Image from Dan Hodges blog on telegraph.co.uk
When I read this news the first time, I read it with little discomfort. I realized there is nothing much I can do to change it so it didn’t bother me. Till I read it again this morning when it appeared on my feed. This time I read it while I was reading the recent debate going on between Sen-Bhagwati, here’s a good piece to get updated on whats happened so far. In a nutshell its about two views on India’s economic reform policy from two leading economists. Amartya Sen’s view is more investment in social infrastructure boosts the productivity of a nations people and thereby raises growth, Bhagwati on the other hand views that only a focus on growth can yield enough resources for investing in social sector schemes. Both may disagree on what is more important but it cant be denied that Sen weds his conception of enhancing the poor’s capabilities to the presence and expansion of capitalist markets. Lets leave this thought for a moment, and come back to why the gmail news bothered me today.
I adopted gmail because it was free (well not really, but you know what I mean), new and the invite was a birthday gift in 2004. So I dropped all previous email clients, (yahoo, rediffmail, hotmail) and moved lock stock and barrel to gmail. The adoption came easy, everyone who was internet savvy at the time had a gmail address. I joined in the exclusive category, even offered to forward invites when I was bestowed with them to my select few. This modus operandi can be applied to adoption of other free internet based platforms to meet various social needs, to name a few: facebook, orkut, twitter etc. Disguised as free these are all fruits of capitalism. They are funded by venture capitalists, though they may have been started by young innovators in their dorm rooms initially but they all have very deep pockets behind them that want them to make their pockets deeper. In our society today, capitalism defines every aspect of our social being and that applies profoundly to the internet. In fact this gmail news was a huge reality check of sorts and that bothered me.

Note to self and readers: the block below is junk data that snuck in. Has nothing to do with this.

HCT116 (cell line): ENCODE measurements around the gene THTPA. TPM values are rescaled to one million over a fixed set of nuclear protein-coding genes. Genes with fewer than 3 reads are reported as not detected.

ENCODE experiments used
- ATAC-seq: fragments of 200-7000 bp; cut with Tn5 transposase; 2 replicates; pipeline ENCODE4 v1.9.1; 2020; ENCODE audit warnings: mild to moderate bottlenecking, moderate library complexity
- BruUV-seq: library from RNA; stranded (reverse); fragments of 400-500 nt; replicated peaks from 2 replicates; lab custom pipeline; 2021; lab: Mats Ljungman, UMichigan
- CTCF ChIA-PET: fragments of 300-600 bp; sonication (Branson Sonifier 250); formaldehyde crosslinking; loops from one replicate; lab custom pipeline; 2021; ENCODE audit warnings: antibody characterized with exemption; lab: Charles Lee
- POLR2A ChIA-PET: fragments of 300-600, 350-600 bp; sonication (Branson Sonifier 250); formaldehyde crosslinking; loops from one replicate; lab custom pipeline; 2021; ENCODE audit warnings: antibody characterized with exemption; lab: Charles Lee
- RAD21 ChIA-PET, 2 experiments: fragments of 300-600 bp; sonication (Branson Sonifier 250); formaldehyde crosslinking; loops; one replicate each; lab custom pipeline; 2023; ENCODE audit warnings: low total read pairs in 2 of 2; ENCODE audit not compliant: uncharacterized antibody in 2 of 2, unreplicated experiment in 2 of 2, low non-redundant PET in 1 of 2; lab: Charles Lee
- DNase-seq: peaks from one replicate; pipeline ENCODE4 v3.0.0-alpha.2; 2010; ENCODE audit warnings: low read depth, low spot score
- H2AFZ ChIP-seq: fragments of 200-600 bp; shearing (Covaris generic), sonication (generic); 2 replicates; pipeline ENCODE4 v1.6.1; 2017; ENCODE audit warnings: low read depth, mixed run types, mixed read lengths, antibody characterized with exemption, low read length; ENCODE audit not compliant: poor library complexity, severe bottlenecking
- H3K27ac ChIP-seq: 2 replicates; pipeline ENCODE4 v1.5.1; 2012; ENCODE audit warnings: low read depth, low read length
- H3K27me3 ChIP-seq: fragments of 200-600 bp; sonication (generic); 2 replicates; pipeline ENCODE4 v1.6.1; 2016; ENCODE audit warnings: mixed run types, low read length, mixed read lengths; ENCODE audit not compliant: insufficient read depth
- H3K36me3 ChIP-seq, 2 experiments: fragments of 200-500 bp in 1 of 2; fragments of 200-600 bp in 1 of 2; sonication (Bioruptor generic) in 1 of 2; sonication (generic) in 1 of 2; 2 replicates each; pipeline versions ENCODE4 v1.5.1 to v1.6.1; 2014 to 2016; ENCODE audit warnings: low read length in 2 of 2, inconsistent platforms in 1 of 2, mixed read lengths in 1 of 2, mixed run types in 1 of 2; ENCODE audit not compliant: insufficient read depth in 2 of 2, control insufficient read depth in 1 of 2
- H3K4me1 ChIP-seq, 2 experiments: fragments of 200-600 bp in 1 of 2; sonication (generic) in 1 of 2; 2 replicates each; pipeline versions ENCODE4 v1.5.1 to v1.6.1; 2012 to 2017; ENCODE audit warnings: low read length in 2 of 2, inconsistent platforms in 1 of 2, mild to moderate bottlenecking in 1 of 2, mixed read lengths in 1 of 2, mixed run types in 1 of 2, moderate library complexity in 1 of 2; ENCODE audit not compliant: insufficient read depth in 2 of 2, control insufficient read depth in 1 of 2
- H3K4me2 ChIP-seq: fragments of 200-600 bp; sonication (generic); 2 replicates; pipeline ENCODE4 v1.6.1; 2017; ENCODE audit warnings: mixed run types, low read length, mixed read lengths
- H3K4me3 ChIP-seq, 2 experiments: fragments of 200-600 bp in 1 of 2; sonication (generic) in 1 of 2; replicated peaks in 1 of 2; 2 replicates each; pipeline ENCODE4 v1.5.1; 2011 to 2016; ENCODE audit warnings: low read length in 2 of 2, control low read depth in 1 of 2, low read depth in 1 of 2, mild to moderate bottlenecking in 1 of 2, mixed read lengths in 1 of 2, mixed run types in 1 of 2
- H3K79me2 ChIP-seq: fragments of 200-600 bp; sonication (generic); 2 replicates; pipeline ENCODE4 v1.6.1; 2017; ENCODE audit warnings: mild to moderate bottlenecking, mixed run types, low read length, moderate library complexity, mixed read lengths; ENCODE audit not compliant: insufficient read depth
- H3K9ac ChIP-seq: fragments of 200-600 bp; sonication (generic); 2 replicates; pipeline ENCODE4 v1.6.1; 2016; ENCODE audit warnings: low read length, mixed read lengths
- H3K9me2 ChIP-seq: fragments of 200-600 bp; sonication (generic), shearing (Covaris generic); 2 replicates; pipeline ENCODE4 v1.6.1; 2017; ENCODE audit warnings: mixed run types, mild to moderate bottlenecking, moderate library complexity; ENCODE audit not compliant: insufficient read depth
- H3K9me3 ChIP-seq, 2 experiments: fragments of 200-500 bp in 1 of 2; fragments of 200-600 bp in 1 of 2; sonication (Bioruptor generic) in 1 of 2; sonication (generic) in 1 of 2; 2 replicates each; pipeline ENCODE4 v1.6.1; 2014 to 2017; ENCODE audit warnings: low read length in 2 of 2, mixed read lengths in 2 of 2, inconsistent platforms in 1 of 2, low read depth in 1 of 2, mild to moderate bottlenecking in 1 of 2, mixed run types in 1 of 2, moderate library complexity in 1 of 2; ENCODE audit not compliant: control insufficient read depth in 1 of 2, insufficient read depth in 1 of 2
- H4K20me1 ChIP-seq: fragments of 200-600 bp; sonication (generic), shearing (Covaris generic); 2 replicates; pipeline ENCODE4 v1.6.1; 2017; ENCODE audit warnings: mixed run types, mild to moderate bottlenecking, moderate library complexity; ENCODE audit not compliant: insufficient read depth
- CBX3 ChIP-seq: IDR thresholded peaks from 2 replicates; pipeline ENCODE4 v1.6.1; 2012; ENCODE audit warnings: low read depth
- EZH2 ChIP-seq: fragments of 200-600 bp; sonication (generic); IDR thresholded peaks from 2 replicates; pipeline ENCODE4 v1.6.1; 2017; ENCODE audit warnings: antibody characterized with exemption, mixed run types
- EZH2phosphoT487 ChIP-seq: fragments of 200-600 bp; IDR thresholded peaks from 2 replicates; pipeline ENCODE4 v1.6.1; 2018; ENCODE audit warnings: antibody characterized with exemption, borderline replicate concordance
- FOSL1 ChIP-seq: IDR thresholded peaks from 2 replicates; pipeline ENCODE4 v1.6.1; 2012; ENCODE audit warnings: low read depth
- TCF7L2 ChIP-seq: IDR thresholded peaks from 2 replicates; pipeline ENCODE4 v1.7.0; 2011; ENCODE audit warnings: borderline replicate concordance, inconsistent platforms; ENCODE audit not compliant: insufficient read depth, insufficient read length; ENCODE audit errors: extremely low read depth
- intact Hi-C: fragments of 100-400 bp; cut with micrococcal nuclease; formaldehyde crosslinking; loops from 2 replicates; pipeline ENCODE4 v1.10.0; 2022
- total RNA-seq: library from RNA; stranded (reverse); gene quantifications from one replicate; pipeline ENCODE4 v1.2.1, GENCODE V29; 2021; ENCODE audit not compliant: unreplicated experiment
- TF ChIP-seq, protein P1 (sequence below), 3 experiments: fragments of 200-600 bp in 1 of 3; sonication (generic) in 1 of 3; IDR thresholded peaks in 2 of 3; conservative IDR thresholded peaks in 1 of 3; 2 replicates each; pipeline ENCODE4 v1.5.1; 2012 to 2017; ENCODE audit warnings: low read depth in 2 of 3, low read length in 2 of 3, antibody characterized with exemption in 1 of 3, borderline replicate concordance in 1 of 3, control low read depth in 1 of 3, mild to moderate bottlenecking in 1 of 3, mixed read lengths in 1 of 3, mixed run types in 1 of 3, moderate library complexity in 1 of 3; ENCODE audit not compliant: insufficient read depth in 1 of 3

I, like many others am interested in social change and social good. I like many others have seen the potential benefits of technology in changing power dynamics for the better. Not naive about it, I have also been aware of the negative implications. But at the same time the crude capitalistic undertones had not become more obvious than now [partly because am slow :)]. But the complete unfazed profit motive of today’s corporates is a matter of both grave concern not just for those online but those offline as well. When Herbert Marcuse wrote in his 1964 book One-Dimensional Man: “The traditional notion of the ‘neutrality’ of technology can no longer be maintained. Technology as such cannot be isolated from the use to which it is put; the technological society is a system of domination which operates already in the concept and construction of techniques.”
As I ranted in my other post, “The effects of a technology are a product of the interaction of its components with other components, where each component has a purpose and is a technology in itself.” the Internet and the companies that provide services on it are shaped by how we as society opt to develop them. When we as a society are driven by our capitalist, profit driven agenda then it is no wonder that the Internet itself becomes a capitalist’s ultimate tool. So whether one agrees with Sen or Bhagwati economic reform policy in either cases seems to lead us to greater presence and expansion of capitalism.
Illustration by Ming. You can find him on twitter @24hashtags